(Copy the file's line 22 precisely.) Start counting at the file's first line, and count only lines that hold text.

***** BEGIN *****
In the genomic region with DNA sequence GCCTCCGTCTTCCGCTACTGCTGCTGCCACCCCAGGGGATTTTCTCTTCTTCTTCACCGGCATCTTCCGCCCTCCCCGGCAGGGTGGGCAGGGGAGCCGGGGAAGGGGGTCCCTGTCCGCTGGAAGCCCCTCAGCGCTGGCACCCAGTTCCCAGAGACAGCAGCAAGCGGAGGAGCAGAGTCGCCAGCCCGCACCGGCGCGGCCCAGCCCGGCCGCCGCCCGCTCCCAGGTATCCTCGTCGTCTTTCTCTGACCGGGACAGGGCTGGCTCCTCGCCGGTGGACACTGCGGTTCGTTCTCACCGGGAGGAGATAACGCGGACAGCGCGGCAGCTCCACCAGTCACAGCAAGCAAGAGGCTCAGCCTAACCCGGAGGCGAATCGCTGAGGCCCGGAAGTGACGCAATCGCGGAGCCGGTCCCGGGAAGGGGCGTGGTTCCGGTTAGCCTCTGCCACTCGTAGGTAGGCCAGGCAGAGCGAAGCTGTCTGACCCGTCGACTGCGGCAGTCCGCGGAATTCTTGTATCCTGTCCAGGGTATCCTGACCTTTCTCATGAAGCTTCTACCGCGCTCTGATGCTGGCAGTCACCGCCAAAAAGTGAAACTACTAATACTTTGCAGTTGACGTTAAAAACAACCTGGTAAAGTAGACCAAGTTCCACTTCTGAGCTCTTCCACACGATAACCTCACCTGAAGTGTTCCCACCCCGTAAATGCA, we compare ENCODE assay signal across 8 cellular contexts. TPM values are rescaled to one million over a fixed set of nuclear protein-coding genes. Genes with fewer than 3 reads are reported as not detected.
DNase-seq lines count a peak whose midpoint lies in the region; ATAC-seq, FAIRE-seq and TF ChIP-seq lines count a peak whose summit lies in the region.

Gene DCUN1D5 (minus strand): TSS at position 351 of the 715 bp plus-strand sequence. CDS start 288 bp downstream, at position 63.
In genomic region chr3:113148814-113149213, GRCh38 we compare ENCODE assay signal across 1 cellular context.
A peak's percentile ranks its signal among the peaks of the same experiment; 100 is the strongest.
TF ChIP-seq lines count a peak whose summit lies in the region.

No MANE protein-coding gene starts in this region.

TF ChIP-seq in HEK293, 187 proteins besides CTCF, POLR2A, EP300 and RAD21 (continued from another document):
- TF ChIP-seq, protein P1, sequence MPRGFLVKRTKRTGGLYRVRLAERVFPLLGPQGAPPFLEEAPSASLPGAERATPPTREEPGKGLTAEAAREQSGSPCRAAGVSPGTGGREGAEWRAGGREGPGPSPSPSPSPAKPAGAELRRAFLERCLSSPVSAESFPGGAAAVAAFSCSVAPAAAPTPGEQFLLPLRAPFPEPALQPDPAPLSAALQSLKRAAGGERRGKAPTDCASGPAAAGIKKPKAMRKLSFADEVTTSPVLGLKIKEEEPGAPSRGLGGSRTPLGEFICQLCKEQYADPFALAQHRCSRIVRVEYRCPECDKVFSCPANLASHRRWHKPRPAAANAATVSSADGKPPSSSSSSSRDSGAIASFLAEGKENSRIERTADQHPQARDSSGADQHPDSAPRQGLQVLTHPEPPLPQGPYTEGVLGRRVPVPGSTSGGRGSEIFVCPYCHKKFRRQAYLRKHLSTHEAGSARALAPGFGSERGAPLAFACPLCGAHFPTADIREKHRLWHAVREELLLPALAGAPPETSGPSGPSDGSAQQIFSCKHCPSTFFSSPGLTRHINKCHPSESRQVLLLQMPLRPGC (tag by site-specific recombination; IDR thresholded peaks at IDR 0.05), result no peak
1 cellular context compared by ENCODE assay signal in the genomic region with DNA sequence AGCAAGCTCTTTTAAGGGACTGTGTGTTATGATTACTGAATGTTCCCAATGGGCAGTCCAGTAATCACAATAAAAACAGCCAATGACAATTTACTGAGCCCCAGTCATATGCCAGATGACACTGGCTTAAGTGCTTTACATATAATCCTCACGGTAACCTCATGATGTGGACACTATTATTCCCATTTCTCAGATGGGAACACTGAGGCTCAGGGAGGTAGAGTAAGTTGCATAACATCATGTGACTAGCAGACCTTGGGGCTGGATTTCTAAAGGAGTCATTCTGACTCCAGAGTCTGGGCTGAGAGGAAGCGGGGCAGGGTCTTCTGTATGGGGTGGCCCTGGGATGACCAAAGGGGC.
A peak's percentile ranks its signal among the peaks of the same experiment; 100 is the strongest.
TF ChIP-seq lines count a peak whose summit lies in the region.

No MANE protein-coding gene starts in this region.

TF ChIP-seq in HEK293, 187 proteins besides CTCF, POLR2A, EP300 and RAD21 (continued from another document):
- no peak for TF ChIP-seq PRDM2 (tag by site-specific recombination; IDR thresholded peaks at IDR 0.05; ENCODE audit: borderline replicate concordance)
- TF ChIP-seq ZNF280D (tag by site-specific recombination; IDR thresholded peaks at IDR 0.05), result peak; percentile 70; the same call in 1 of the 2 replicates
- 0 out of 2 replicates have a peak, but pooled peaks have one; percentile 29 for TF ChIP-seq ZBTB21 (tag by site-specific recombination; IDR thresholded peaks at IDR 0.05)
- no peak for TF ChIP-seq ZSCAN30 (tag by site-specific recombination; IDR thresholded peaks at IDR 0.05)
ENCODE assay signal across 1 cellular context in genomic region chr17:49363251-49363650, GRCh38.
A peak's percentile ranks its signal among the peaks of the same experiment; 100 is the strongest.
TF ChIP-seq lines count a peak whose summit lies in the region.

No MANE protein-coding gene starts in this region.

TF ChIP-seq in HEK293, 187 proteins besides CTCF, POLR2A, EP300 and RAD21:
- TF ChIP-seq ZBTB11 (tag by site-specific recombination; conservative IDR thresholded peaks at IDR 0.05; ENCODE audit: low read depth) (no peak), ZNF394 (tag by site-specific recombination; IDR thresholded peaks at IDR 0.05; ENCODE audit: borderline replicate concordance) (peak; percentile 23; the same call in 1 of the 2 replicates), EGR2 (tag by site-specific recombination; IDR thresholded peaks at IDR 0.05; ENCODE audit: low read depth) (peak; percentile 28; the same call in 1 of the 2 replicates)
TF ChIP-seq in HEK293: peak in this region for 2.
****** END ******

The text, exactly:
No MANE protein-coding gene starts in this region.